Programmed To Love

Two robots, Vincent & Emily, are connected to each other as if deeply in love: where at the heights of romance, every motion, utterance, or external influence is shared in an acutely empathic, highly attuned ‘emotional’ response:

The creation of German artists Nikolas Schmid-Pfähler and Carolin Liebl, the robots take in sound and motion data–from each other and from spectators– via sensors, which causes them to react–via gears and motors–with certain expressions. Shown in a gallery and open to the interaction of visitors, the project aims to explore the ideal of the human couple by distilling it into a more basic form. Simple lines represent bodies. Reacting to inputs replaces complicated decision-making.

Like in any relationship, miscommunication is a factor – so an intimate moment can lead to conflict, and eventual resolution. This gives a certain texture to their ‘dance of love’ that makes it hard not to anthropomorphise, or indeed relate to!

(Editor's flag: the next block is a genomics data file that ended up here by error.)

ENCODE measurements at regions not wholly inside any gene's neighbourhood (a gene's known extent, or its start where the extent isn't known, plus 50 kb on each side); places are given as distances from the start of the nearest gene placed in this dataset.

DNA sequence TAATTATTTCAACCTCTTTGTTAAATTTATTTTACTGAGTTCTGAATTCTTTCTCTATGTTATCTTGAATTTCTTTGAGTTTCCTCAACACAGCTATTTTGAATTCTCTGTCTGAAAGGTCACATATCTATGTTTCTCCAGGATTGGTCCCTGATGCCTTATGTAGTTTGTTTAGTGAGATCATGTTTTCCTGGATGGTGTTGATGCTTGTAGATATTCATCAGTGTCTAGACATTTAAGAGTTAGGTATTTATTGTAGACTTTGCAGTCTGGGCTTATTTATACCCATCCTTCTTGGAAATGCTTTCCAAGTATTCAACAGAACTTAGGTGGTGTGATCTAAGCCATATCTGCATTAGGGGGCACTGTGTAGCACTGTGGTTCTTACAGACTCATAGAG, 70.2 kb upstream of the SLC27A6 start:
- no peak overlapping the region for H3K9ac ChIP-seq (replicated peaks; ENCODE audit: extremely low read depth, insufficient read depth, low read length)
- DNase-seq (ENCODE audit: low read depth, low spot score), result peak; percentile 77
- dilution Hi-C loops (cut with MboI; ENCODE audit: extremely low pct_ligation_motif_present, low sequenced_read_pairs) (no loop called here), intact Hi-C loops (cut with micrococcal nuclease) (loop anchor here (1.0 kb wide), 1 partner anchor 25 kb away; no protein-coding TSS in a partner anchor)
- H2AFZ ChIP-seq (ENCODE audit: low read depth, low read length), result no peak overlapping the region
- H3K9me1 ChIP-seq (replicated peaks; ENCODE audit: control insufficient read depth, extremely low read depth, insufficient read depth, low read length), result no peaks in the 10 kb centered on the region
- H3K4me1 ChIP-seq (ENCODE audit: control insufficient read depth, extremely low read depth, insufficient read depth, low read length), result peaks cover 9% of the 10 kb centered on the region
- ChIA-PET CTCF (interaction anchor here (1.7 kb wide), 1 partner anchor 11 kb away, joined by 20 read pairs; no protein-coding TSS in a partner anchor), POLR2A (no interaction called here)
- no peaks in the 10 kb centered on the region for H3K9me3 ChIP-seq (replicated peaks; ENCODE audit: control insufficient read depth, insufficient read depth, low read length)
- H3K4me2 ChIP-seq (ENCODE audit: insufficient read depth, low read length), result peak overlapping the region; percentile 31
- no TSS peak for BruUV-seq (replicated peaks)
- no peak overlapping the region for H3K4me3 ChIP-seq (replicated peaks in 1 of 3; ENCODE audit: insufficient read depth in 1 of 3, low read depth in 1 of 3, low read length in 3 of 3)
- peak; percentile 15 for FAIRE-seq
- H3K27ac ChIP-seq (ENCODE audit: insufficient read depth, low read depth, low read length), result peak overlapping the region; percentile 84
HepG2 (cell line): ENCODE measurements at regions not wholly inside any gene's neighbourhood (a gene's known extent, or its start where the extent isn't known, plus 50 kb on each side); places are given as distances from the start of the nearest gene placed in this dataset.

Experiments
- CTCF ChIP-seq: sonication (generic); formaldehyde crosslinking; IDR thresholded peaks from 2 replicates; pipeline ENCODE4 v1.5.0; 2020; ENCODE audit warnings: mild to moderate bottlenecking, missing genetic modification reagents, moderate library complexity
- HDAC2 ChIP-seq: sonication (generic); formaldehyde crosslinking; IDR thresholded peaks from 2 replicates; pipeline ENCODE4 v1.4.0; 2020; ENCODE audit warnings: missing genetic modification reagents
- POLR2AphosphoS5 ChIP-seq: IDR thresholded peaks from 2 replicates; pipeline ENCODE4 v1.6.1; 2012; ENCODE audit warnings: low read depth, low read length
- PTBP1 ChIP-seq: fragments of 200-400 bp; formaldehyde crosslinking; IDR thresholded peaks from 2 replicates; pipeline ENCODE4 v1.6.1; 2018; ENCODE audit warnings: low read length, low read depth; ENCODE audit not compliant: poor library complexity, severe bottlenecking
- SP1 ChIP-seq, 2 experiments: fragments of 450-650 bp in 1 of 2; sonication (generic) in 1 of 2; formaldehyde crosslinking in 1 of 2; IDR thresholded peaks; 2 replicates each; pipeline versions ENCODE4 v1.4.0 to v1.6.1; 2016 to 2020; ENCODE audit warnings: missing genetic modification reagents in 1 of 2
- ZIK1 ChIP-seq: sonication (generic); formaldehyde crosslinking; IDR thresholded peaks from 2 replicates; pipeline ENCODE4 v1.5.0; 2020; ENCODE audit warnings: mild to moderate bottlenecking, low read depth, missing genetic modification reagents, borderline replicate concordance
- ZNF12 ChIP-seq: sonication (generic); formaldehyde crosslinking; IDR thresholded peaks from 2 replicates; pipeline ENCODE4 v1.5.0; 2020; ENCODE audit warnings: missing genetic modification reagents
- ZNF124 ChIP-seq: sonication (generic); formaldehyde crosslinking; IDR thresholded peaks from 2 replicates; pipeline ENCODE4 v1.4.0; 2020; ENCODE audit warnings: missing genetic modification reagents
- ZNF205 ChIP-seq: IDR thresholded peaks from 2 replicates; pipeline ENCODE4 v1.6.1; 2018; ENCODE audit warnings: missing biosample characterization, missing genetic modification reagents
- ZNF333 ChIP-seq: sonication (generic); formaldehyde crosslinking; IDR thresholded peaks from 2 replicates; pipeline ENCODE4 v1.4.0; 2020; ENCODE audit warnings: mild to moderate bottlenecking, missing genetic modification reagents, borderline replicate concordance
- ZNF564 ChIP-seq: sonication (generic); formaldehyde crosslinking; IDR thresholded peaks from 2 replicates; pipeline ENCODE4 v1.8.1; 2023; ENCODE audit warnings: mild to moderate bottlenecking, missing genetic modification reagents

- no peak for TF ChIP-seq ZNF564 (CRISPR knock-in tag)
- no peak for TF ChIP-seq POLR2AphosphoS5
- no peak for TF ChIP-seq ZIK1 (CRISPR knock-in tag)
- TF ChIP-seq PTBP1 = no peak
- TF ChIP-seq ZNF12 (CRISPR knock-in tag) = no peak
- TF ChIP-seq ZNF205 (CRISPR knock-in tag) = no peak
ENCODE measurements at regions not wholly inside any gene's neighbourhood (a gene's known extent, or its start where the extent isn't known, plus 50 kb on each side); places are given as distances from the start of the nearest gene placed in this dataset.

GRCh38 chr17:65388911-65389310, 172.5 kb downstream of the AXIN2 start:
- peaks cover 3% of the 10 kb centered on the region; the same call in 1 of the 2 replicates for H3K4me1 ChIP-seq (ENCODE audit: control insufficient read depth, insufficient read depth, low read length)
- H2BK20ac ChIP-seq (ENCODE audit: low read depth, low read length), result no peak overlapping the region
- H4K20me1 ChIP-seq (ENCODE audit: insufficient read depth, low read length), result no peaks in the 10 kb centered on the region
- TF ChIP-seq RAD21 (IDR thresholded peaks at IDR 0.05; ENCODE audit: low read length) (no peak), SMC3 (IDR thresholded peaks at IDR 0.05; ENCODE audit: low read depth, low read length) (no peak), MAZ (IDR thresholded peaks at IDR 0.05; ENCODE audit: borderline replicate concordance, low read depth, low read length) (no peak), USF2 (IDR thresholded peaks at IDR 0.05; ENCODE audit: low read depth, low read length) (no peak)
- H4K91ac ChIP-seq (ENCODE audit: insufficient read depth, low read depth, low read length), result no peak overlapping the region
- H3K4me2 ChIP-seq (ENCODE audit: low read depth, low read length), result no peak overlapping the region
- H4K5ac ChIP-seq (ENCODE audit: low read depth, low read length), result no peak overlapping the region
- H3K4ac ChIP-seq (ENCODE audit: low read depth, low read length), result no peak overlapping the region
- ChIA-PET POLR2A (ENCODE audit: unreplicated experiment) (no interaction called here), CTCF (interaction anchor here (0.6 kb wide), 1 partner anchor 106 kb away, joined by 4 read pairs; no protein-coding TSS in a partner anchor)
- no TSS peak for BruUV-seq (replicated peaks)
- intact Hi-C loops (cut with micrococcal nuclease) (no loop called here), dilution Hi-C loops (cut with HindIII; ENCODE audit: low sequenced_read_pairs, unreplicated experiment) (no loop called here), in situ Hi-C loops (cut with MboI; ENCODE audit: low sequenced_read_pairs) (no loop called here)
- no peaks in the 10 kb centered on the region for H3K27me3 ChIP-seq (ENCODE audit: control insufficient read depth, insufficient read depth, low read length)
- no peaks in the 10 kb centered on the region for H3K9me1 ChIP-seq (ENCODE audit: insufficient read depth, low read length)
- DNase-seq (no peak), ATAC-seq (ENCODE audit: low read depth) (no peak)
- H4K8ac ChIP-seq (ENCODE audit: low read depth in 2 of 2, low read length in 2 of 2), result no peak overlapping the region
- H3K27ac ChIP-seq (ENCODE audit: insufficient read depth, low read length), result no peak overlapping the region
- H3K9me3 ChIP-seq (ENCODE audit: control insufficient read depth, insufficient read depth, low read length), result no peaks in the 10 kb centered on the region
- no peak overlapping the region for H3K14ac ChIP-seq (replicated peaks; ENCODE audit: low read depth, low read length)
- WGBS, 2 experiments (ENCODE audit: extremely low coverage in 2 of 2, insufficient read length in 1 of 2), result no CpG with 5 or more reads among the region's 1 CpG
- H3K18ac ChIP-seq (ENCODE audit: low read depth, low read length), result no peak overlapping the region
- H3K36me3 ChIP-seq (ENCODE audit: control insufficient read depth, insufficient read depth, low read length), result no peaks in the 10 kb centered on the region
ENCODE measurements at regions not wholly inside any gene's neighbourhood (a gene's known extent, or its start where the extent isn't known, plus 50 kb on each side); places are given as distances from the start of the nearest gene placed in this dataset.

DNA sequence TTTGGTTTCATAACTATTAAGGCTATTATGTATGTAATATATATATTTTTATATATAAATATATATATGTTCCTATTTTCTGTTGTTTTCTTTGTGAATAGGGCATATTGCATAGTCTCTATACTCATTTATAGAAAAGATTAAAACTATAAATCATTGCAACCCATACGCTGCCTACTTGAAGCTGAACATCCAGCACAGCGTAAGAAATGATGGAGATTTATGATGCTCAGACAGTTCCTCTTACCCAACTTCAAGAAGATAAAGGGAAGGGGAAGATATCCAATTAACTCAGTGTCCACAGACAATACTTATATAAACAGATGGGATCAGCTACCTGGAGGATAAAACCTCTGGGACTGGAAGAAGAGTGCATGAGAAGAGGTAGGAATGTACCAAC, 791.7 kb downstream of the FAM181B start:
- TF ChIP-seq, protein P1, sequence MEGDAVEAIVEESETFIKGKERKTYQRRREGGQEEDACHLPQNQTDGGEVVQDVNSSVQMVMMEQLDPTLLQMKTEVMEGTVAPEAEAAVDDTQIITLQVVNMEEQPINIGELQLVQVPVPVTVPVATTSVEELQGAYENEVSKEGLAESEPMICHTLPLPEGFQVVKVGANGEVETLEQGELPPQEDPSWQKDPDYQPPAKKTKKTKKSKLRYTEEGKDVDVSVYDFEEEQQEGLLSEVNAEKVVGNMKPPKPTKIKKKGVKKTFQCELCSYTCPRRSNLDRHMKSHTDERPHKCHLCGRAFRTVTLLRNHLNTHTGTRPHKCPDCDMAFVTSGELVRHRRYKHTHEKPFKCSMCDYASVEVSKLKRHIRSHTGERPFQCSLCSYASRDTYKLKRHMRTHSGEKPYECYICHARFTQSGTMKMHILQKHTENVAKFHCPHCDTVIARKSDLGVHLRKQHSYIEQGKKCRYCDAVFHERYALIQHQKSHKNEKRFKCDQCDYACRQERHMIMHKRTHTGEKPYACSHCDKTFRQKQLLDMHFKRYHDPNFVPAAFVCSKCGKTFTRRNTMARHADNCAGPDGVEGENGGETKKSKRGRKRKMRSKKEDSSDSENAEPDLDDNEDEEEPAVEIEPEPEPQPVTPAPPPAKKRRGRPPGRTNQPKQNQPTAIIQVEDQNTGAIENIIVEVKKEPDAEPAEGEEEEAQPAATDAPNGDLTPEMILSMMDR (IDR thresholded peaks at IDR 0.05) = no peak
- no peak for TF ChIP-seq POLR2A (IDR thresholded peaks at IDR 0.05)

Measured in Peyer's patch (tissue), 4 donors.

Take a look:

Via Co.Exist.

About Tom Saunter

I like to think about the media, technology, pop-culture & the future. When not blogging, I tweet @freedimensional & work @MediaComUK. Feel free to visit my Personal Bio to learn more about me.

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  • Danisa

    This is awesome! It is a giant leap in robotics. I have always thought that in the future the only thing that will be the difference between human and robots are our emotions. However, now that robots can (or are programmed) to love, it won’t be long until robots can entirely be similar to a human being. Interesting article.

    - Dane, source for e-scripts